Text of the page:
There seems to be nothing salespeople at luxury boutiques won't do. One evening, the manager of a designer boutique at the Forum Shops took a selection of pants to a guest's room so he could shop from his bubble bath, says Maureen Crampton, marketing director of the Caesars Palace mall. Efforts to personalize the shopping experience even extend to the window displays, which are often switched out depending on the headliner in town. There's "more flash when there's a headlining boxing match, for example," Crampton says.

"If there is a crazy special item, and only three were produced, most likely one of them is sitting in a Las Vegas boutique," says Jenna Doughton, a personal shopper whose clients include locals and tourists.

And a lot of business is done over the phone. "It's not uncommon for salespeople to get phone calls at 10 or 11 p.m. at night. A woman in New York can't sleep and she's obsessed with a dress. She's calling Las Vegas because it's the only place left in the world she can shop," Doughton says.

Although Vegas has always had numerous places to shop, it has only recently earned its place on the world fashion map. Kicking off the luxury boom in 1992, the kitschy, Roman-themed Forum Shops now has a high-low mix of tenants, including two Coach boutiques, the largest H&M; store in the world, Cartier, Versace and Ugg Australia, where you can buy $800 Vegas-themed, Swarovski crystal-encrusted sheepskin boots.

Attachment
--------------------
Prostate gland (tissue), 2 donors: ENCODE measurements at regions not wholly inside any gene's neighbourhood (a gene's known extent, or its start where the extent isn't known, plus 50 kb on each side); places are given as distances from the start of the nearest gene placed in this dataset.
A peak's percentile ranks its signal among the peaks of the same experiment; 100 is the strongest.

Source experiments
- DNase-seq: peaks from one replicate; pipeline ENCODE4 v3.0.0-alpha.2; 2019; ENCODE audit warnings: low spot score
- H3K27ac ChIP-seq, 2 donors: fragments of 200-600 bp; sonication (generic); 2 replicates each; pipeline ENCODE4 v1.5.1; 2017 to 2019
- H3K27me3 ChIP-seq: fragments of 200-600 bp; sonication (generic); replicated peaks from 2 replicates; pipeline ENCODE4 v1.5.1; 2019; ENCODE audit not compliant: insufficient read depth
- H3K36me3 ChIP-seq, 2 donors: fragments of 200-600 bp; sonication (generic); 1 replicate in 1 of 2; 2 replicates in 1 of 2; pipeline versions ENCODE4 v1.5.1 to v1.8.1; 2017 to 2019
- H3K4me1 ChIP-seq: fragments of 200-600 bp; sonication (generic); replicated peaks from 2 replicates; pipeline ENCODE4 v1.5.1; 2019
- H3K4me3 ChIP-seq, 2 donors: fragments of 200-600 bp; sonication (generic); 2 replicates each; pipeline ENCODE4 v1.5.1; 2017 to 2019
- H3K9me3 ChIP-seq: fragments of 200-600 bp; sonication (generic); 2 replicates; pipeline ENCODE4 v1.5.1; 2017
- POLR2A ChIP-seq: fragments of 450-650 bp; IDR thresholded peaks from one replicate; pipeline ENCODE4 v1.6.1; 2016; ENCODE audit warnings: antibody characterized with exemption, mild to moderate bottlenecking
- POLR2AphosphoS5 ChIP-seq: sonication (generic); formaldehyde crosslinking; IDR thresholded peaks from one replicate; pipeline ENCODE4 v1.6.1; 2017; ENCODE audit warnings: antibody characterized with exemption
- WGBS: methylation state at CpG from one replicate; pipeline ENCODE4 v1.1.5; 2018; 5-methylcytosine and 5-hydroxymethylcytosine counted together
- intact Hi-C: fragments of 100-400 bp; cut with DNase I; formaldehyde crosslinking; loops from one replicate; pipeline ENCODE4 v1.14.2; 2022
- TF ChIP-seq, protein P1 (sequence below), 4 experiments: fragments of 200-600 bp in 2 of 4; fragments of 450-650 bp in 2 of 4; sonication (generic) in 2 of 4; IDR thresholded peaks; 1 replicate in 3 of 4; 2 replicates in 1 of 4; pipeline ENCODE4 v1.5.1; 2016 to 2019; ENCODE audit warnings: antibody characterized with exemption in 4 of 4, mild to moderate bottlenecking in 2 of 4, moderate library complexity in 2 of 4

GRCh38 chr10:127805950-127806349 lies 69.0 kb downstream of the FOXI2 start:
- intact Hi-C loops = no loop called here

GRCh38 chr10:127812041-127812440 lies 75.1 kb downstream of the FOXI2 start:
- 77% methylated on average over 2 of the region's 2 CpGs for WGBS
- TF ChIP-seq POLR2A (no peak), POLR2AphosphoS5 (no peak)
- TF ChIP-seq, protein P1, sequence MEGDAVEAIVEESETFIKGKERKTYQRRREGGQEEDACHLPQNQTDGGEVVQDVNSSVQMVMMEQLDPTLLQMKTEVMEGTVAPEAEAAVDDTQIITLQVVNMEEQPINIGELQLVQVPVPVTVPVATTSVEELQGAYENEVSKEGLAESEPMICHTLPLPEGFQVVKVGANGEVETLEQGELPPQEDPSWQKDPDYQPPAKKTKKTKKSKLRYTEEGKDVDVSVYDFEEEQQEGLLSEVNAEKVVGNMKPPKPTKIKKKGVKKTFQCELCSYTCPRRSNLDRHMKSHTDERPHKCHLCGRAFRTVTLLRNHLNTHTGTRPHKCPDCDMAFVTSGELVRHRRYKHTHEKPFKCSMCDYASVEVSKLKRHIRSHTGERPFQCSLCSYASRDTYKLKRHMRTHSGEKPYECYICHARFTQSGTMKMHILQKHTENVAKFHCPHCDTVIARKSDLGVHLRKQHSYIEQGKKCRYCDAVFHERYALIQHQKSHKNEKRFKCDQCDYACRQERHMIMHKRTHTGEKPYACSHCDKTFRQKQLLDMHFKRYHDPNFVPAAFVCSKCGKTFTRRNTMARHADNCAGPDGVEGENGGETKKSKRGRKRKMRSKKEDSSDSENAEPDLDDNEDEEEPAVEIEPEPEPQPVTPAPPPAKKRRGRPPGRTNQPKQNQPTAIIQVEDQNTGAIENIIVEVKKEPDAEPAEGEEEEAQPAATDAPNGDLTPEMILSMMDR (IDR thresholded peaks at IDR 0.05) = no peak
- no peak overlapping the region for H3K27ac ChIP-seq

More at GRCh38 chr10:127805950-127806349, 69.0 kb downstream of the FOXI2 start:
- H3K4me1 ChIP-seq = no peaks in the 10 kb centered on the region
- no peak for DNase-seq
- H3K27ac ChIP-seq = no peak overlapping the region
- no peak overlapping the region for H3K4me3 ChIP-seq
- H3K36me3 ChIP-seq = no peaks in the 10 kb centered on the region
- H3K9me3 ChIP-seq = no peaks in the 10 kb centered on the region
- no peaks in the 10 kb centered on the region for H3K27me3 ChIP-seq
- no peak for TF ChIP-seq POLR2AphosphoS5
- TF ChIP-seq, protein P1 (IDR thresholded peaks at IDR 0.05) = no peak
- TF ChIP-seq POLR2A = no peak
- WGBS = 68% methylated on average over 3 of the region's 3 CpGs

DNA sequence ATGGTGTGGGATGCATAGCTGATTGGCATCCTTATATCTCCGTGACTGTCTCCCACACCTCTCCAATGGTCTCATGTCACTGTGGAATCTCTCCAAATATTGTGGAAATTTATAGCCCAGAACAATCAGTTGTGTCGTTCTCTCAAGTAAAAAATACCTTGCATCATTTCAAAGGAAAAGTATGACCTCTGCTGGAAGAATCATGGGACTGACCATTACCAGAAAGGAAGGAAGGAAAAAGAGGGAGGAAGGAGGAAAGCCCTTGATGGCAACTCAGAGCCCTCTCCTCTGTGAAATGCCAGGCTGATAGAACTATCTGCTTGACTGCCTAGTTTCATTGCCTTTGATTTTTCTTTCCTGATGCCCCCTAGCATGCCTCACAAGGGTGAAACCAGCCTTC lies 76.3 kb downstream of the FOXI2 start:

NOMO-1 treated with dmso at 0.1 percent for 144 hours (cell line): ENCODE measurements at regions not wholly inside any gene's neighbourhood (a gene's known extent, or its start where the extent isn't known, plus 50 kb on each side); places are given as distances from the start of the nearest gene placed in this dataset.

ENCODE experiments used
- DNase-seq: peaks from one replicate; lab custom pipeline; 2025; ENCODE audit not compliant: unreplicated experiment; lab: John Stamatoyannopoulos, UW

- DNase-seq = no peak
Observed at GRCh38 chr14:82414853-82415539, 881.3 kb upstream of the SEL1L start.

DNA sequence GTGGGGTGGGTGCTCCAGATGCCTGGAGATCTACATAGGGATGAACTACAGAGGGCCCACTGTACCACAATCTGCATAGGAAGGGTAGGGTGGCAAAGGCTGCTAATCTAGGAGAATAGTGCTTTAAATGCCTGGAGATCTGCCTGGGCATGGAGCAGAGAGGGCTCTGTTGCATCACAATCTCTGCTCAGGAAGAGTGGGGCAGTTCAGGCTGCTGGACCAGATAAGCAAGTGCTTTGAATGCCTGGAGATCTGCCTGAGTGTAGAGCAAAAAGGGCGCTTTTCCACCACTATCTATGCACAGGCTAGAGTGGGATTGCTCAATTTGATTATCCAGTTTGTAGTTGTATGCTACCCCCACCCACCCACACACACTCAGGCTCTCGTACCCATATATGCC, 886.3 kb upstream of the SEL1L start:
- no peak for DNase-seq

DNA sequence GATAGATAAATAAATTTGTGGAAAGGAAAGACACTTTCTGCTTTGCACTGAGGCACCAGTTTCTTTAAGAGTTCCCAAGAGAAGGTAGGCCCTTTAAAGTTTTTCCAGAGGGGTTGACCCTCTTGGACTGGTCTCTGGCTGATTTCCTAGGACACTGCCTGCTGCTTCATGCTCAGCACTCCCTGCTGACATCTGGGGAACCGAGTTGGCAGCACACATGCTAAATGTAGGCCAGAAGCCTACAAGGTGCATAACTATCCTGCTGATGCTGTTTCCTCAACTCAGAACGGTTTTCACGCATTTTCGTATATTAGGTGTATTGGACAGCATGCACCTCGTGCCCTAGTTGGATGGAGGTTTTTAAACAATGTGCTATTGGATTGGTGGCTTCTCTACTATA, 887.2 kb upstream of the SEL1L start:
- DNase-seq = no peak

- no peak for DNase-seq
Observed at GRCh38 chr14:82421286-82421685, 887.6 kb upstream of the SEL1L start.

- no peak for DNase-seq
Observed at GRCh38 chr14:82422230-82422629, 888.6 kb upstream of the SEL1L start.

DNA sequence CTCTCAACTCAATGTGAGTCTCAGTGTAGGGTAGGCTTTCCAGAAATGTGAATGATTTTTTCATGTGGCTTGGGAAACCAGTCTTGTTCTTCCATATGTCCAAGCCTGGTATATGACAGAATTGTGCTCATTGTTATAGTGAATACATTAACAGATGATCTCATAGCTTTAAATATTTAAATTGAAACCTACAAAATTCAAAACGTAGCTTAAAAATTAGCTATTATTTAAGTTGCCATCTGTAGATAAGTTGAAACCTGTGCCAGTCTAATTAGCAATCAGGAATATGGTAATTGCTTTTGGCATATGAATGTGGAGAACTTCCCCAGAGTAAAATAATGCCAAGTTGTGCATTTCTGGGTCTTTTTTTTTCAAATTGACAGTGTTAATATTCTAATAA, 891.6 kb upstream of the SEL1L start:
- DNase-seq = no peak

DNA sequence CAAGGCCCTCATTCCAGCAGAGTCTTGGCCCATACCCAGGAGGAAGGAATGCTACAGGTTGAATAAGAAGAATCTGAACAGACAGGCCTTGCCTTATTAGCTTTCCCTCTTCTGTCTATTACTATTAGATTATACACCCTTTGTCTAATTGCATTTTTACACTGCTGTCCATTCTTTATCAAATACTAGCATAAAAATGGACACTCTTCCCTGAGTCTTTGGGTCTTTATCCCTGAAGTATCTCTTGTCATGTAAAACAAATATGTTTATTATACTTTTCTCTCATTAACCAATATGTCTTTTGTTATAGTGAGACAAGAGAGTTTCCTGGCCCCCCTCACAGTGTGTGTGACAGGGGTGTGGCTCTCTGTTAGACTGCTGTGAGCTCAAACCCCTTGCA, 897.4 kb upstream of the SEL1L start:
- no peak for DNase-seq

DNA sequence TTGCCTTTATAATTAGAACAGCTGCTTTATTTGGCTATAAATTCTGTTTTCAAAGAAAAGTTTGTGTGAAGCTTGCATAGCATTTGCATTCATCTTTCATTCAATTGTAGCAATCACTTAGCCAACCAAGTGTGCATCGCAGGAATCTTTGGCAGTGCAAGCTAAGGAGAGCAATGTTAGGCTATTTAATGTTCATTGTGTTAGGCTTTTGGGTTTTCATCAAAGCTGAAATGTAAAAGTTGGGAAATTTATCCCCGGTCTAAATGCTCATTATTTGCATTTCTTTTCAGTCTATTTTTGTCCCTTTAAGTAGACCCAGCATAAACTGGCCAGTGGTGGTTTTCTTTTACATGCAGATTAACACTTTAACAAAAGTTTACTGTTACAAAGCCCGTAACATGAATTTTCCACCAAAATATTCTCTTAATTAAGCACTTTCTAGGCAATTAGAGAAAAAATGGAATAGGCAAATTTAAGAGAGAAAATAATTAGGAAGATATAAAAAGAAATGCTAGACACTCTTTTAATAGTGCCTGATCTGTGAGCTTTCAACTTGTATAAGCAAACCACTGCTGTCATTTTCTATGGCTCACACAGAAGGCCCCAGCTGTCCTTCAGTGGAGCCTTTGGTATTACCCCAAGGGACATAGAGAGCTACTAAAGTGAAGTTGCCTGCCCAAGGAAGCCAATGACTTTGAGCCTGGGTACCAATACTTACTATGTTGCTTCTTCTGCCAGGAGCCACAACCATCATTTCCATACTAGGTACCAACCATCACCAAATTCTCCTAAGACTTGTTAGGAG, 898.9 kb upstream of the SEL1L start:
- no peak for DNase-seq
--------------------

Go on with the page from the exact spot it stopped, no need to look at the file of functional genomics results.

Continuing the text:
But the bellwether luxury retail development was Esplanade at Wynn Las Vegas. Opened in 2005, the Esplanade shops brought a new level of taste (and price tag) to Las Vegas, thanks to billionaire casino mogul Steve Wynn's then-wife, Elaine. At the time, she had to do a lot of arm-twisting to get brands such as Manolo Blahnik, Oscar de la Renta and Alexander McQueen to come here.

The Shoppes at the Palazzo followed in 2008, bringing Barneys New York, Christian Louboutin, Diane von Furstenberg, Catherine Malandrino and other big names to the market.

The newest entry is Crystals at CityCenter, which opened a little over a year ago and is as ostentatious-looking as the luxury stores and goods inside. With its dramatic, jutting ceiling planes and gleaming curved surfaces, Crystals aims to appeal to the shopper who is more interested in art and architecture than a Fall of Atlantis fountain show. And the directory of stores includes Balenciaga, Gucci, Bottega Veneta and Hermes.

"I call it Rodeo Drive under a roof," says Bob Chavez, chief executive of Hermes USA, who had "no reservations" about the project, and counts the boutique at Crystals among his top five performing stores in the U.S. (Hermes also has a location at Encore, and is planning to open a third store in Las Vegas this year.)

Crystals was certainly bustling on a recent Friday morning. At Hermes, a young woman was ordering an orange Birkin bag, and upstairs at Emilio Pucci, a mother tried on brightly printed tops while her husband and son sipped Champagne.